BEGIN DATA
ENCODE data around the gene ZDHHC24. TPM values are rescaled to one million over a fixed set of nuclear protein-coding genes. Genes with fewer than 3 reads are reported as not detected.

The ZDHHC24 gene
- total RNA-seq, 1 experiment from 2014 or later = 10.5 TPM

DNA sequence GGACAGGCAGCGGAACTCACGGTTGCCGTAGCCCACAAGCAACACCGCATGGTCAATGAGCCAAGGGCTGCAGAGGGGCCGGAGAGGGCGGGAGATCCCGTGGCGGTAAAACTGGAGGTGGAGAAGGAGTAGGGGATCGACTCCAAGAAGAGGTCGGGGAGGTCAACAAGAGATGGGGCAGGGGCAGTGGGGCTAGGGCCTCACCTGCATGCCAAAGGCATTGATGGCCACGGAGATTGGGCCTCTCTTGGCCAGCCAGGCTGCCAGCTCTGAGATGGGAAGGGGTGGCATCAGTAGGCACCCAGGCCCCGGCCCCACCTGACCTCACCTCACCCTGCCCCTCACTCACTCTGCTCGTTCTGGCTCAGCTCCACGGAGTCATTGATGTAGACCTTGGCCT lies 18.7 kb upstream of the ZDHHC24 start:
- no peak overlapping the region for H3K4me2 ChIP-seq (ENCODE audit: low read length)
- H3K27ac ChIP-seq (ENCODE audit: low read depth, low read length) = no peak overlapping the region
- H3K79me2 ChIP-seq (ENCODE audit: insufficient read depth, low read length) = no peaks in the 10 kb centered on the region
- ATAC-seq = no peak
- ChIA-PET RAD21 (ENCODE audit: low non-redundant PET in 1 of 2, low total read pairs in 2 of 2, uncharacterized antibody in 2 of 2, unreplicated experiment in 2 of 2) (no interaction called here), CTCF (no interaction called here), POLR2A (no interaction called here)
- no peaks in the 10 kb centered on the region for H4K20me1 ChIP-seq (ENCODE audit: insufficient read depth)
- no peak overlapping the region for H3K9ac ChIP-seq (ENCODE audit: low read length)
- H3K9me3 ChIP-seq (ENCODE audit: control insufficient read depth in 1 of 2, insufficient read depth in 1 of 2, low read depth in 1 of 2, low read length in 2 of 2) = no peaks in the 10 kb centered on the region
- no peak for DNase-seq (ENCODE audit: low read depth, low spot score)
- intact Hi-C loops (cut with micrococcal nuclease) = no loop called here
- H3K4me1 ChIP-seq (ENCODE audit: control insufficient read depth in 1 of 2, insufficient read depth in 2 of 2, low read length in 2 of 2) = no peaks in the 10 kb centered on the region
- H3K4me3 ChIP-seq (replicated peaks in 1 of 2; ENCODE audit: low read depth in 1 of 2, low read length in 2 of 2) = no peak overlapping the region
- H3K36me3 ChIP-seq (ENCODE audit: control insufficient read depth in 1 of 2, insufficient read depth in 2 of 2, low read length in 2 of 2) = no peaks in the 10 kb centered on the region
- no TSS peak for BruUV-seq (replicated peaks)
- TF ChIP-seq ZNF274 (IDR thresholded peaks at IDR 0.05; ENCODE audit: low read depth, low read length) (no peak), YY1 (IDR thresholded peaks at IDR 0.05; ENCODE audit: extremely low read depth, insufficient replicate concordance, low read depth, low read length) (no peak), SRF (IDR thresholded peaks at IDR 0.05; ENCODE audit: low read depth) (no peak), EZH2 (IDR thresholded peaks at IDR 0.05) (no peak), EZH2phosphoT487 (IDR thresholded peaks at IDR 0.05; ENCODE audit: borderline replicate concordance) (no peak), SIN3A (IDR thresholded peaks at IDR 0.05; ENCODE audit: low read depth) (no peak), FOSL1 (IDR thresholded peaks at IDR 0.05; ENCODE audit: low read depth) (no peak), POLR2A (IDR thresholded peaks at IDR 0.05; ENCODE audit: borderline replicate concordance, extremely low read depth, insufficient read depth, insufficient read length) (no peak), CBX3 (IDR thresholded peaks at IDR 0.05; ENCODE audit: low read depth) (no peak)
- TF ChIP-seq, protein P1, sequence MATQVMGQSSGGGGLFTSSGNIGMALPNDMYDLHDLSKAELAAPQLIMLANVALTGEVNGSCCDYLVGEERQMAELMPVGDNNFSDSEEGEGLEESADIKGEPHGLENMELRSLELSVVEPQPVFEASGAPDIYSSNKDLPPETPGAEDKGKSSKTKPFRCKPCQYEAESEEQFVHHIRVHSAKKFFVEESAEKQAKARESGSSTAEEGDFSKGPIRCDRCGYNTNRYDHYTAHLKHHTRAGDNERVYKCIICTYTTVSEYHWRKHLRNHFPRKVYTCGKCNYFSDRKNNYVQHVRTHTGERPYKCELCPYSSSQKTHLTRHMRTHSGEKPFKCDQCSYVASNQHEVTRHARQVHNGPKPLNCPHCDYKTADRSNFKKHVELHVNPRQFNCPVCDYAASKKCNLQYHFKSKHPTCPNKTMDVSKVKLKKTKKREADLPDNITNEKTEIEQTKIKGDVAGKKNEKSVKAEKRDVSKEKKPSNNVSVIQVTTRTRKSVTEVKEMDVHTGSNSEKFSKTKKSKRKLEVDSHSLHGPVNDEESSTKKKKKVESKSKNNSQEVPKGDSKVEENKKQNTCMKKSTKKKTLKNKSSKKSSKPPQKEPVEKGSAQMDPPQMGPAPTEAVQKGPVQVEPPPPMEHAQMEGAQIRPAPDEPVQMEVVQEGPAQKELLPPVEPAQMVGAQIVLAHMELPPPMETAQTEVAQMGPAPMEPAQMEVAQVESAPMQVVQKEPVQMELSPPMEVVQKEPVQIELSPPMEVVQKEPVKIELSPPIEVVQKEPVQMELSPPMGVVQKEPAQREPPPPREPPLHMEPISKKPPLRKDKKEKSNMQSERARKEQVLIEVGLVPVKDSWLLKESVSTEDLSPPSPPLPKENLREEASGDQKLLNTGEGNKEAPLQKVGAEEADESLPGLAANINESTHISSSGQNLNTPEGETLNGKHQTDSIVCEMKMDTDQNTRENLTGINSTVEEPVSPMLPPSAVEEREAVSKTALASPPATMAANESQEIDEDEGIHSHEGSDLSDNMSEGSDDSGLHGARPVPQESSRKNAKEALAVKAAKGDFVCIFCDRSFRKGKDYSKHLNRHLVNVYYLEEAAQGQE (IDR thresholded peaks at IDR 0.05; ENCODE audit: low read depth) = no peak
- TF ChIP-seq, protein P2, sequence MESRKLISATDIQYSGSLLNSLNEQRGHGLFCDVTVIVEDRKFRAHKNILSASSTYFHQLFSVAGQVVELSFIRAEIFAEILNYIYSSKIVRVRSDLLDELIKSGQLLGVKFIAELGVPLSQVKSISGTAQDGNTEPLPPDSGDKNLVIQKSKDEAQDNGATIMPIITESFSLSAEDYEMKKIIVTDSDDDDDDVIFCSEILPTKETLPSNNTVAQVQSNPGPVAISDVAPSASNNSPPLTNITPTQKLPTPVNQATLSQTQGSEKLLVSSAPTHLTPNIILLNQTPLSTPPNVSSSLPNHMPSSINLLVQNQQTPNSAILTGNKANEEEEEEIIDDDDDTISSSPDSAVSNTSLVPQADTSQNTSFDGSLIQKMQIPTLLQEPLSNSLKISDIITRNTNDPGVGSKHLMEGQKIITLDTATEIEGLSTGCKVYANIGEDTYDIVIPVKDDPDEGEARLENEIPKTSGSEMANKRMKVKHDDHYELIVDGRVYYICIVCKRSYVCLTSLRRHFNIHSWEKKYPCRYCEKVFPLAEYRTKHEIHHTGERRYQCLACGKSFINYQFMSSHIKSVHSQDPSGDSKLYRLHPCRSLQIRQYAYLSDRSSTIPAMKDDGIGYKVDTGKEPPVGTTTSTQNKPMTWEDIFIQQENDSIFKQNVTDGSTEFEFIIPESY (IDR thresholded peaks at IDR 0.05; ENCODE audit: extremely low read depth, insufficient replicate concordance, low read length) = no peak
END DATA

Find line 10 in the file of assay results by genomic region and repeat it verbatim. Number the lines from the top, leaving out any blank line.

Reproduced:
- no peaks in the 10 kb centered on the region for H4K20me1 ChIP-seq (ENCODE audit: insufficient read depth)